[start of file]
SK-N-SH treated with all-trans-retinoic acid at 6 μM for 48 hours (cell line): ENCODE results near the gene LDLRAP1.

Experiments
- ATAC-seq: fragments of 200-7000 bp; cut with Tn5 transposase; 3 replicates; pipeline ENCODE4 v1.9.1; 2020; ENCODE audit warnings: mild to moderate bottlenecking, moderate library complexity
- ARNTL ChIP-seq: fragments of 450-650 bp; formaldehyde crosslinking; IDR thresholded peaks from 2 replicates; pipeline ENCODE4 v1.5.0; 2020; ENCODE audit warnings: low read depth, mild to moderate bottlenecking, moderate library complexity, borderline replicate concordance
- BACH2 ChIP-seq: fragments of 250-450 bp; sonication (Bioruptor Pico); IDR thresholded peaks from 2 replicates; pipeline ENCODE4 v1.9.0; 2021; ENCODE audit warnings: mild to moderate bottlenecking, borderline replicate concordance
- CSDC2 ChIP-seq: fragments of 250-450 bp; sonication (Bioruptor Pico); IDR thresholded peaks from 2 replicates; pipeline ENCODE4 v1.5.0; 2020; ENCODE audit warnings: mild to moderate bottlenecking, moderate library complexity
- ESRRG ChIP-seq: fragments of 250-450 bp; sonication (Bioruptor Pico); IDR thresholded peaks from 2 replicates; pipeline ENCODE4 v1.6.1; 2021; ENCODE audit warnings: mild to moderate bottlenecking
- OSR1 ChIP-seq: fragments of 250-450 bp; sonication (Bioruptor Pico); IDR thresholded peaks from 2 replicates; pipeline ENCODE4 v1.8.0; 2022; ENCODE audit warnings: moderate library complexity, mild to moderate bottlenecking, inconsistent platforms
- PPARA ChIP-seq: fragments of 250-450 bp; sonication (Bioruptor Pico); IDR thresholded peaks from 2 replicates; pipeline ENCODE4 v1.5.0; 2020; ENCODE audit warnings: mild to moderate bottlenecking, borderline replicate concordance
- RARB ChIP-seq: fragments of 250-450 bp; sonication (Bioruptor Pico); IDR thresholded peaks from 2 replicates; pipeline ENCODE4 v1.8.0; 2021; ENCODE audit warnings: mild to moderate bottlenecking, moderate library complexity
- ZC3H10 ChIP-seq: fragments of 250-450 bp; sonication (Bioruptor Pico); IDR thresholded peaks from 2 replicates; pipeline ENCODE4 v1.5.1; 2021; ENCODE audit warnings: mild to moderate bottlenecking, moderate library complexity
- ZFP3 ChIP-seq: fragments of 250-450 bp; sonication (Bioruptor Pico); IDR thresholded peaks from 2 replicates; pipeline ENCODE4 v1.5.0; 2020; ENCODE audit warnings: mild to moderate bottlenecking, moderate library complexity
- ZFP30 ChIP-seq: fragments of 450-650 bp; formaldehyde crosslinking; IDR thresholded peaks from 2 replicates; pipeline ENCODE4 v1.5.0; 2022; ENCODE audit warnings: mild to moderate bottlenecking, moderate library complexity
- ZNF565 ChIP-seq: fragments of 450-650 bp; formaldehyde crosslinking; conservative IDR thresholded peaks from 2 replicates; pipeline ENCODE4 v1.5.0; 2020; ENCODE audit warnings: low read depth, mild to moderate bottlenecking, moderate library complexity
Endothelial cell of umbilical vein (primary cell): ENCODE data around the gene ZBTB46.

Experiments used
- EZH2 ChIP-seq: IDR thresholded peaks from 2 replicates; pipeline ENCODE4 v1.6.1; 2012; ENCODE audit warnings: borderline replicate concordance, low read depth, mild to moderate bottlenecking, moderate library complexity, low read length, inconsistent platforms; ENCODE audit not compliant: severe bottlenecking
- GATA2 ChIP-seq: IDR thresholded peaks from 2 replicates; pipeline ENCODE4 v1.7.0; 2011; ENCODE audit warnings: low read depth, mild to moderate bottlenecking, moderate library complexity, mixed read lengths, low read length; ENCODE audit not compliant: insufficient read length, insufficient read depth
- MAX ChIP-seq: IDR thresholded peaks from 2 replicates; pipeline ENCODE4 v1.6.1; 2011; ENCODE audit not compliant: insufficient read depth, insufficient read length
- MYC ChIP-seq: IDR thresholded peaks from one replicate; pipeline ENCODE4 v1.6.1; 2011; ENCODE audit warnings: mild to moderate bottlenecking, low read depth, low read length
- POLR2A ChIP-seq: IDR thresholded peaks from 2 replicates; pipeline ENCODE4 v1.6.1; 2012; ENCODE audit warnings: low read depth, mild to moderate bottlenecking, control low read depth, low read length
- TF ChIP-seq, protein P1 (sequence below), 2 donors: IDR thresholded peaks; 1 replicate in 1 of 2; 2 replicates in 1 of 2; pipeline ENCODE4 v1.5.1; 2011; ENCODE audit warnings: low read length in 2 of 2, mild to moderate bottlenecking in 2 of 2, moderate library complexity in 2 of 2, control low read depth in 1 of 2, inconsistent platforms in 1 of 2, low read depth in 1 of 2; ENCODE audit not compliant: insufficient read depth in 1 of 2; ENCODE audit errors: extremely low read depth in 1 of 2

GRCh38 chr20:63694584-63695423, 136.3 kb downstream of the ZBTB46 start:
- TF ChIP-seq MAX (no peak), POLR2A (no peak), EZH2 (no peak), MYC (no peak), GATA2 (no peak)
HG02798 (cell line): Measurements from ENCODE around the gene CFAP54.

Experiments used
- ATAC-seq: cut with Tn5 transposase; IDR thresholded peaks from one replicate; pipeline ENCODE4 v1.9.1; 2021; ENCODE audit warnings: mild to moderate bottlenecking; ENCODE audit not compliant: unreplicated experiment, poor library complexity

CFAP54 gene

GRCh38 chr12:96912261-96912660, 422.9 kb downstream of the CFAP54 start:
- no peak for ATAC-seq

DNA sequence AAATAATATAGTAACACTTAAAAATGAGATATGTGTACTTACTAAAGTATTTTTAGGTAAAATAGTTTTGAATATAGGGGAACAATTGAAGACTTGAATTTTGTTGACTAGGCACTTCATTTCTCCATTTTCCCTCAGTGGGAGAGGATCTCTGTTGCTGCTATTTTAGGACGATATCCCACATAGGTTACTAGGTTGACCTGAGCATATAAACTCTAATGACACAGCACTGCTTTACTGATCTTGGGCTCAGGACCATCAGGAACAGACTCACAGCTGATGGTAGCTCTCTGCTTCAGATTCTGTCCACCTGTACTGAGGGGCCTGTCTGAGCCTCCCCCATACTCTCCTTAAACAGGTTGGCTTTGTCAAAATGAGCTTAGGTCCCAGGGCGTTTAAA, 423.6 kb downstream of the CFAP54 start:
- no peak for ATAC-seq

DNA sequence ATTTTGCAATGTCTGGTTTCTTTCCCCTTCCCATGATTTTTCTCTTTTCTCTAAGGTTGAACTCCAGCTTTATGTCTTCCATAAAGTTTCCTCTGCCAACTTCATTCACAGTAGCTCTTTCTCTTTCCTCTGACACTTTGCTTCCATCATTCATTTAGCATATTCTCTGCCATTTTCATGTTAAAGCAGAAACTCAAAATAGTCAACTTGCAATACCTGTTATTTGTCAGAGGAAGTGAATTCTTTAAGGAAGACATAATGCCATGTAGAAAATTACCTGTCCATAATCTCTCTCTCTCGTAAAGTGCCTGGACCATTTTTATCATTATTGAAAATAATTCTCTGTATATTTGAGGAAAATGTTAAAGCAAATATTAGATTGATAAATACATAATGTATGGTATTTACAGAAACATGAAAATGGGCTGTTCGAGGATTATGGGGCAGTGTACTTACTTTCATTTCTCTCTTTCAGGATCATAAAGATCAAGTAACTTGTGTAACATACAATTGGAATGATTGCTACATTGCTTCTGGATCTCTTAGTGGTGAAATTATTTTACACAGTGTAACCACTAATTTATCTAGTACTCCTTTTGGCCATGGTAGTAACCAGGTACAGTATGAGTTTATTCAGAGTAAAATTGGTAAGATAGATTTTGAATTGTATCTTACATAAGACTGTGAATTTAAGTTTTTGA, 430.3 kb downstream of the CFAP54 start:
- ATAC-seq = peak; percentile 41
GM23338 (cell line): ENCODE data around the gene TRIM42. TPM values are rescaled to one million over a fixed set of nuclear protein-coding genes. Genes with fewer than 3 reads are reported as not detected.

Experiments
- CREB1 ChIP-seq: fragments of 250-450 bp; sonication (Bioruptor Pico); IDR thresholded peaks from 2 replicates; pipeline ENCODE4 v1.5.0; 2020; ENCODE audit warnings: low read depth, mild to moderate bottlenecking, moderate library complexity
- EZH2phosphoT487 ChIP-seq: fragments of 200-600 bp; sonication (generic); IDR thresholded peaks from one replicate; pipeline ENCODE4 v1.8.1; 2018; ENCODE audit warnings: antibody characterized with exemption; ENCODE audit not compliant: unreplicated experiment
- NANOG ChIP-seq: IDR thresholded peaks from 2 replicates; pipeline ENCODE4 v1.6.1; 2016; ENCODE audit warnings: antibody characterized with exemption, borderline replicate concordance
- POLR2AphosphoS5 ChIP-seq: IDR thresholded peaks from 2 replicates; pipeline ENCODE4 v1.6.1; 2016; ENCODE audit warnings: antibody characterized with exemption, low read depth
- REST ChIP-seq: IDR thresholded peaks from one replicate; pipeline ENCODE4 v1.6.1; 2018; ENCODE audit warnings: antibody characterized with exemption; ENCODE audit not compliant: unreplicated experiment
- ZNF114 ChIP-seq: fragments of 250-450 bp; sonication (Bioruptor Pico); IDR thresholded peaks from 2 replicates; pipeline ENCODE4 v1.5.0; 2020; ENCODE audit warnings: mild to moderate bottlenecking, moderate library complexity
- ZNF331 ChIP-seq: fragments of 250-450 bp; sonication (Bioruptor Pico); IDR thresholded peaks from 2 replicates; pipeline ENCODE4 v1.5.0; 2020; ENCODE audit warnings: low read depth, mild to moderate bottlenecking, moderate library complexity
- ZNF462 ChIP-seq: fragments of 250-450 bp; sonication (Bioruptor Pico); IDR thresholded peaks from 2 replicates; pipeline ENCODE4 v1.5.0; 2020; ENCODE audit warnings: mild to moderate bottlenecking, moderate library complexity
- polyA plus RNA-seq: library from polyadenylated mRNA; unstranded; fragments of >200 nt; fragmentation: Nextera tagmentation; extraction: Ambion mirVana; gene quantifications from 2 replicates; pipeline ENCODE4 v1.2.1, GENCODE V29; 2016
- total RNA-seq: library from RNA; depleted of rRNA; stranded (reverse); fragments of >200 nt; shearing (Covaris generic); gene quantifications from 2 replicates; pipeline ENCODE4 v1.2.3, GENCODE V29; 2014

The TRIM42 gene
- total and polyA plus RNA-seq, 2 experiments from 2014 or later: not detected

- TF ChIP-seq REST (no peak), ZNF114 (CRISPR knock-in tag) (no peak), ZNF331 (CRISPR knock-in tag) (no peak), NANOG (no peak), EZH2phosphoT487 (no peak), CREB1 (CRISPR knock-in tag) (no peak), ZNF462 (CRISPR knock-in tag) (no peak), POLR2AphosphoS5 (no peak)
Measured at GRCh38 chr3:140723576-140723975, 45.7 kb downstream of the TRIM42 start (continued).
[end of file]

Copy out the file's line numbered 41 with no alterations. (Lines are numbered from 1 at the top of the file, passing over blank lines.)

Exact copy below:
- REST ChIP-seq: IDR thresholded peaks from one replicate; pipeline ENCODE4 v1.6.1; 2018; ENCODE audit warnings: antibody characterized with exemption; ENCODE audit not compliant: unreplicated experiment